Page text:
NASDAQ Breaks Through To All-Time High Fifteen Years After The Dot-Com Bubble Burst
It wasn't easy, but the NASDAQ finally did it.
On March 10th, 2000, the NASDAQ closed at 5,048.62. At the time, March 10th, 2000 seemed like just another day. The markets closed higher, tech stocks remained strong and everything was good with the world.
Shortly thereafter, however, the air would start to get let out of the NASDAQ balloon. The small leak would soon turn into a large puncture wound as the dot-com boom completely imploded, leaving many bankrupt "dot-com" companies and even more angry investors. In fact, the wounds from the implosion of the dot-com boom were so deep that many investors would not return to tech stocks for almost a decade.
By the spring of 2002, the NASDAQ had traded down from over 5,000 points to 1,200. Over the next five years or so, the NASDAQ would recover to nearly 3,000 points before succumbing to the effects of the "Great Recession".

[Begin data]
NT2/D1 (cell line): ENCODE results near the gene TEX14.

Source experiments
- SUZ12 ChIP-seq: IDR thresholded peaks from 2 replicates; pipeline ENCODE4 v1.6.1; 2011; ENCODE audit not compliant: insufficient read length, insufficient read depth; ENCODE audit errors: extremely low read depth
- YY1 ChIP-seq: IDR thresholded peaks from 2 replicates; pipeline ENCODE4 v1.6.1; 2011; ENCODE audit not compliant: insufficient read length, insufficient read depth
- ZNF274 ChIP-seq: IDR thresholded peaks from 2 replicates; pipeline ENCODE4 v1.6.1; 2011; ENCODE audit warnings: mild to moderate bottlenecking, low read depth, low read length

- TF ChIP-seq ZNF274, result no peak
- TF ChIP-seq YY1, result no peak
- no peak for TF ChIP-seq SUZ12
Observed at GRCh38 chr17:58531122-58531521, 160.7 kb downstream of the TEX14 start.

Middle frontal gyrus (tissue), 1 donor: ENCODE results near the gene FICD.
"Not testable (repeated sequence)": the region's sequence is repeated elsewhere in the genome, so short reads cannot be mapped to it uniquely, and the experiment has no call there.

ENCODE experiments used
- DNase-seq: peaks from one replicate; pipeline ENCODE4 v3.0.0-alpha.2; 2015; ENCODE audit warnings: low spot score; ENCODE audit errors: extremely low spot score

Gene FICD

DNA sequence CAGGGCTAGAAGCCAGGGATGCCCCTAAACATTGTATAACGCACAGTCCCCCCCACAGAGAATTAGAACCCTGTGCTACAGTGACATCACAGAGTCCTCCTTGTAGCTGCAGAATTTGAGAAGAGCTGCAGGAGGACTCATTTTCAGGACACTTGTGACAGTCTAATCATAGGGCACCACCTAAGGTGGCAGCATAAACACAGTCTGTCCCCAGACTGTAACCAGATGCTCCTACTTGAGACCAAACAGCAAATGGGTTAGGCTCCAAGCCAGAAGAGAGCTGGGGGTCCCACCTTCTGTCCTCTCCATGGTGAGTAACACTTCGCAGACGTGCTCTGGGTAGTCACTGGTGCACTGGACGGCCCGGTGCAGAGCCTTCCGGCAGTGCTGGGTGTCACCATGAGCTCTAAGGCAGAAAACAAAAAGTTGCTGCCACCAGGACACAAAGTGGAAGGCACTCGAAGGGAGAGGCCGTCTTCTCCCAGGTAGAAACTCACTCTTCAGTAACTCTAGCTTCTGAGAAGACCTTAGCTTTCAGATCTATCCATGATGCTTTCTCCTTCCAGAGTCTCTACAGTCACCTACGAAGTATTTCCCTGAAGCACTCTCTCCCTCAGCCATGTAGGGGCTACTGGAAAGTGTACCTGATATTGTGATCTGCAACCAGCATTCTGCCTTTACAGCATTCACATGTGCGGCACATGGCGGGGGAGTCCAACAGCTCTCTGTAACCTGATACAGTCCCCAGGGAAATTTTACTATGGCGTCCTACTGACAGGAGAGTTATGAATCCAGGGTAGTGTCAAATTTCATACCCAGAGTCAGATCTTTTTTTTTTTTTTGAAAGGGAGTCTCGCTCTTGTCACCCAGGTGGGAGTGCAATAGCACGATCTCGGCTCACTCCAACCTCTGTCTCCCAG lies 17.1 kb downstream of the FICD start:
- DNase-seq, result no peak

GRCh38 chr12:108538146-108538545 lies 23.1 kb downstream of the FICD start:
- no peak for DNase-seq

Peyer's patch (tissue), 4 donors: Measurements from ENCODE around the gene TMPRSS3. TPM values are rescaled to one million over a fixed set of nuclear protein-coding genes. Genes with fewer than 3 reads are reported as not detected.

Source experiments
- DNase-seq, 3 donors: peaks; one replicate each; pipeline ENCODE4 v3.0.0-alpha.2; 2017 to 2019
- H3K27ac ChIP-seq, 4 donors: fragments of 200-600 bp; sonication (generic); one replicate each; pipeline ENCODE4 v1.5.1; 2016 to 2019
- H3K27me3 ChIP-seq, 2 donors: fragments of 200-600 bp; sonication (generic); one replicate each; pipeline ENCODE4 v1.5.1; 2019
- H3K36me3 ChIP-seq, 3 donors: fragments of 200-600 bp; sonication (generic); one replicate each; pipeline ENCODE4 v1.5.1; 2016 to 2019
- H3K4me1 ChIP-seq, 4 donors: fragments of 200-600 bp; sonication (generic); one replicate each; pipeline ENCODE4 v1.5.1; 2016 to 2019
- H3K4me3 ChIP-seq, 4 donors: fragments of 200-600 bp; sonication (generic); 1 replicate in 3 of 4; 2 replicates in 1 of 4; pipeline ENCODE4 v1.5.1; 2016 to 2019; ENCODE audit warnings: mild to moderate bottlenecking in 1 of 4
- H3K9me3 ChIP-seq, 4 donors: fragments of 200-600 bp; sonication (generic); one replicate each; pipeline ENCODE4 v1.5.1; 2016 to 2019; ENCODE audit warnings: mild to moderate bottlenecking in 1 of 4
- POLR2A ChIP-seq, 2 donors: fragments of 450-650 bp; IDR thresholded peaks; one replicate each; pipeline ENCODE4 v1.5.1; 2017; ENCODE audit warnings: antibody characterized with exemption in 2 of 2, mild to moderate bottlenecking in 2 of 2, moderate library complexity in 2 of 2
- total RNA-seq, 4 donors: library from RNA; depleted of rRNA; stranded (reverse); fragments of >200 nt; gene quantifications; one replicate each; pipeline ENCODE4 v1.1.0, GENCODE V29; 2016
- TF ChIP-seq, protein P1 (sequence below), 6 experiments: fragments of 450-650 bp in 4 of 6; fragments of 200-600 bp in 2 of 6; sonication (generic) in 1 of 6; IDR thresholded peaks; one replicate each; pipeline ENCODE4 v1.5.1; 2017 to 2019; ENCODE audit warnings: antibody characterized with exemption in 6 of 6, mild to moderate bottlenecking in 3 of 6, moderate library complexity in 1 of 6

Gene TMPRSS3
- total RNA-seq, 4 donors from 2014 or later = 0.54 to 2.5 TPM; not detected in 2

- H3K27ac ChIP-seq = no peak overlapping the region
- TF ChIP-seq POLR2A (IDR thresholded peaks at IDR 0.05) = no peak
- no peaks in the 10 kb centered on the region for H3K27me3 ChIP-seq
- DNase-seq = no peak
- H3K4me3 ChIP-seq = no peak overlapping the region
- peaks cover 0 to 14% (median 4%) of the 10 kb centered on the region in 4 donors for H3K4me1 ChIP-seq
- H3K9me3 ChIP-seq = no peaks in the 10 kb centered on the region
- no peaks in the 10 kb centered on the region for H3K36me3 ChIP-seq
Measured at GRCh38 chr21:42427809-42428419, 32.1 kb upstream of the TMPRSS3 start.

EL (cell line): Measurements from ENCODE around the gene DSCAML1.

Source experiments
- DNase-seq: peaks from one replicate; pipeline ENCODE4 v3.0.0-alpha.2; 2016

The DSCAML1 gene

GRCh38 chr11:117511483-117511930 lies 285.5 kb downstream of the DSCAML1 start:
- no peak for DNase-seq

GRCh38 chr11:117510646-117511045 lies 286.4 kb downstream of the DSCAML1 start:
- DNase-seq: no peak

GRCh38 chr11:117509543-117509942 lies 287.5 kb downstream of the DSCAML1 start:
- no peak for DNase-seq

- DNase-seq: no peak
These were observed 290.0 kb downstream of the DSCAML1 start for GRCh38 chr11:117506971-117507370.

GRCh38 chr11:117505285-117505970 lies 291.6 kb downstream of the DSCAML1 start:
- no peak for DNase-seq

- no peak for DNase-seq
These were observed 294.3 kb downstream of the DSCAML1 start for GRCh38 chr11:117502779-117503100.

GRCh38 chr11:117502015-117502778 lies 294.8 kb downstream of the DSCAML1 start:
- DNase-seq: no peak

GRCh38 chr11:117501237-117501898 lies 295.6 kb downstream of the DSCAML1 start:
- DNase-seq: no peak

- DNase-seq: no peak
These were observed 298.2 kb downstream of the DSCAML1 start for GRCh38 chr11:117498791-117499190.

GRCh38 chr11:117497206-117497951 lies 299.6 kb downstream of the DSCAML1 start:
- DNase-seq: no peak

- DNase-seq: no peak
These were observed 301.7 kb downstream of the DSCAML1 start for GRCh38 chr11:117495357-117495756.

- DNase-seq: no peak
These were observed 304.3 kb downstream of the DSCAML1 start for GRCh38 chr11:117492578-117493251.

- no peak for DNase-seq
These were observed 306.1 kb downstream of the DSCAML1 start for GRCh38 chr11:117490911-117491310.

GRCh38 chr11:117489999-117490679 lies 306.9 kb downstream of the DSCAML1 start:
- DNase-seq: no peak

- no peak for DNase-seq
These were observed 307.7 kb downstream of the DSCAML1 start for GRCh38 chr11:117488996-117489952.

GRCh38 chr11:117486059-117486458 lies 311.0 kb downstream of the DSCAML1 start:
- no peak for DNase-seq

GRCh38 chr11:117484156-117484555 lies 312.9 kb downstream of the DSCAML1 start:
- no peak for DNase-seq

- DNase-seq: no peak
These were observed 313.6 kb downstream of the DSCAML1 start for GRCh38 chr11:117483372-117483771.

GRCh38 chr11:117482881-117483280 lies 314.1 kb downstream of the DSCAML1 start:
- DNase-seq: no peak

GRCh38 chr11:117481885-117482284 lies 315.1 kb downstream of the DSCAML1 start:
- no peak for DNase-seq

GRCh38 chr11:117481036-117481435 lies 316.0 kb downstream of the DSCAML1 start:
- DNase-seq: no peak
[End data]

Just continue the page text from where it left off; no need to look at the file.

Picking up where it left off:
Since emerging from the near-collapse of the global economy, tech stocks have been on an incredible run, led by the likes of Apple, Facebook and Google. Fittingly, on a day when Google and Amazon enjoyed post-earnings lifts, the NASDAQ closed at a new all-time high.
The implosion of the dot-com bubble. 9/11. The second war in Iraq. The "Great Recession." The birth of Google and Facebook. The fall and subsequent rise of Amazon and Apple. George W. Bush. Barack Obama.
The NASDAQ has zigged and zagged over the past 15 years, navigating through a troubled world and volatile US economy. A little over 15 years after the peak of the dot-com bubble, however, and the NASDAQ finally has something that many people never thought possible - a new all-time high.
Filed under: General Market News